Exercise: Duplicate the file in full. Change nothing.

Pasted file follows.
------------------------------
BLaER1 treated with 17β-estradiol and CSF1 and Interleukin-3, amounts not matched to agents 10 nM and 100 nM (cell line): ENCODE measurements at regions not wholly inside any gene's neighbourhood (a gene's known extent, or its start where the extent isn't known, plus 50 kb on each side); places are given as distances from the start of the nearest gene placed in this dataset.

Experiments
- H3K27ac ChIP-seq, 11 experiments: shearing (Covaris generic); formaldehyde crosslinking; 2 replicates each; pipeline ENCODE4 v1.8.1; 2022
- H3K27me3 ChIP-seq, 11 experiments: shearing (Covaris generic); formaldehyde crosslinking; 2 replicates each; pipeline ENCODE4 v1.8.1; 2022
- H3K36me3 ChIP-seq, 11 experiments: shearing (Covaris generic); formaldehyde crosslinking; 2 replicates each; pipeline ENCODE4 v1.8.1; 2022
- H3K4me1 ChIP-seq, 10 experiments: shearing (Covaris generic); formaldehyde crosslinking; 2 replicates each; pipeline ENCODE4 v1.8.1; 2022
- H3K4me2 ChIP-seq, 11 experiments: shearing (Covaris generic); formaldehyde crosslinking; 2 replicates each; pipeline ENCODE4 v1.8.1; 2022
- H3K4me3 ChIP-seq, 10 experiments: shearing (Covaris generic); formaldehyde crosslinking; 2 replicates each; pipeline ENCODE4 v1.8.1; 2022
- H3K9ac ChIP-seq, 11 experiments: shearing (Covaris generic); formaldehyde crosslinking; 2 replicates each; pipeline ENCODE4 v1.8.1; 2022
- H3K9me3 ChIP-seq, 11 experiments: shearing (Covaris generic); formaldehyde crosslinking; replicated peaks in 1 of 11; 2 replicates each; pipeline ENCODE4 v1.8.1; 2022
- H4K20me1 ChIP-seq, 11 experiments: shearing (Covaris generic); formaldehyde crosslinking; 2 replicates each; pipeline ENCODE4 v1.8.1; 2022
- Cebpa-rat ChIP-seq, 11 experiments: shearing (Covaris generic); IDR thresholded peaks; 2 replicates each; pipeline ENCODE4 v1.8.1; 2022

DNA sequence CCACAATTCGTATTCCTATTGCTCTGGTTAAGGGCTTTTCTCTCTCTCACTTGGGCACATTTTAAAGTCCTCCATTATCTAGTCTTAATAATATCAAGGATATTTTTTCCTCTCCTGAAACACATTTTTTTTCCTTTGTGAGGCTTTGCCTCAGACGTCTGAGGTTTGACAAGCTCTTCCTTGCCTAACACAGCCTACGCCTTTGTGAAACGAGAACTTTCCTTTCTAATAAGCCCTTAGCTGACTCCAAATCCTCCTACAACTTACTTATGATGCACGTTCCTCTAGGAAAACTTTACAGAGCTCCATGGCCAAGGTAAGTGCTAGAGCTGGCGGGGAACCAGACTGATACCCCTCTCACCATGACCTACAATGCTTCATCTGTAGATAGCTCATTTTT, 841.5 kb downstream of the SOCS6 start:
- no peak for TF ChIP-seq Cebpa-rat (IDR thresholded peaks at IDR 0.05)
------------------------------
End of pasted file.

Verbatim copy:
BLaER1 treated with 17β-estradiol and CSF1 and Interleukin-3, amounts not matched to agents 10 nM and 100 nM (cell line): ENCODE measurements at regions not wholly inside any gene's neighbourhood (a gene's known extent, or its start where the extent isn't known, plus 50 kb on each side); places are given as distances from the start of the nearest gene placed in this dataset.

Experiments
- H3K27ac ChIP-seq, 11 experiments: shearing (Covaris generic); formaldehyde crosslinking; 2 replicates each; pipeline ENCODE4 v1.8.1; 2022
- H3K27me3 ChIP-seq, 11 experiments: shearing (Covaris generic); formaldehyde crosslinking; 2 replicates each; pipeline ENCODE4 v1.8.1; 2022
- H3K36me3 ChIP-seq, 11 experiments: shearing (Covaris generic); formaldehyde crosslinking; 2 replicates each; pipeline ENCODE4 v1.8.1; 2022
- H3K4me1 ChIP-seq, 10 experiments: shearing (Covaris generic); formaldehyde crosslinking; 2 replicates each; pipeline ENCODE4 v1.8.1; 2022
- H3K4me2 ChIP-seq, 11 experiments: shearing (Covaris generic); formaldehyde crosslinking; 2 replicates each; pipeline ENCODE4 v1.8.1; 2022
- H3K4me3 ChIP-seq, 10 experiments: shearing (Covaris generic); formaldehyde crosslinking; 2 replicates each; pipeline ENCODE4 v1.8.1; 2022
- H3K9ac ChIP-seq, 11 experiments: shearing (Covaris generic); formaldehyde crosslinking; 2 replicates each; pipeline ENCODE4 v1.8.1; 2022
- H3K9me3 ChIP-seq, 11 experiments: shearing (Covaris generic); formaldehyde crosslinking; replicated peaks in 1 of 11; 2 replicates each; pipeline ENCODE4 v1.8.1; 2022
- H4K20me1 ChIP-seq, 11 experiments: shearing (Covaris generic); formaldehyde crosslinking; 2 replicates each; pipeline ENCODE4 v1.8.1; 2022
- Cebpa-rat ChIP-seq, 11 experiments: shearing (Covaris generic); IDR thresholded peaks; 2 replicates each; pipeline ENCODE4 v1.8.1; 2022

DNA sequence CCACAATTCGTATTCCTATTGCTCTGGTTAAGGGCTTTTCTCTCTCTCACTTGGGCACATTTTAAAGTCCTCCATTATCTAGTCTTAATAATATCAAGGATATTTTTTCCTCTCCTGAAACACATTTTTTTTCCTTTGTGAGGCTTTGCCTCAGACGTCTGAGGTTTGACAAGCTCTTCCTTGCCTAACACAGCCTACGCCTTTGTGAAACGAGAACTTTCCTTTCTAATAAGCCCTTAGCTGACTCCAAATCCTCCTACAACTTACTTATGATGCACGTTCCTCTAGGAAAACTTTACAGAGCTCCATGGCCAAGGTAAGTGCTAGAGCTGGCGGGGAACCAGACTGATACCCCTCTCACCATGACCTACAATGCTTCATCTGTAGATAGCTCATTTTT, 841.5 kb downstream of the SOCS6 start:
- no peak for TF ChIP-seq Cebpa-rat (IDR thresholded peaks at IDR 0.05)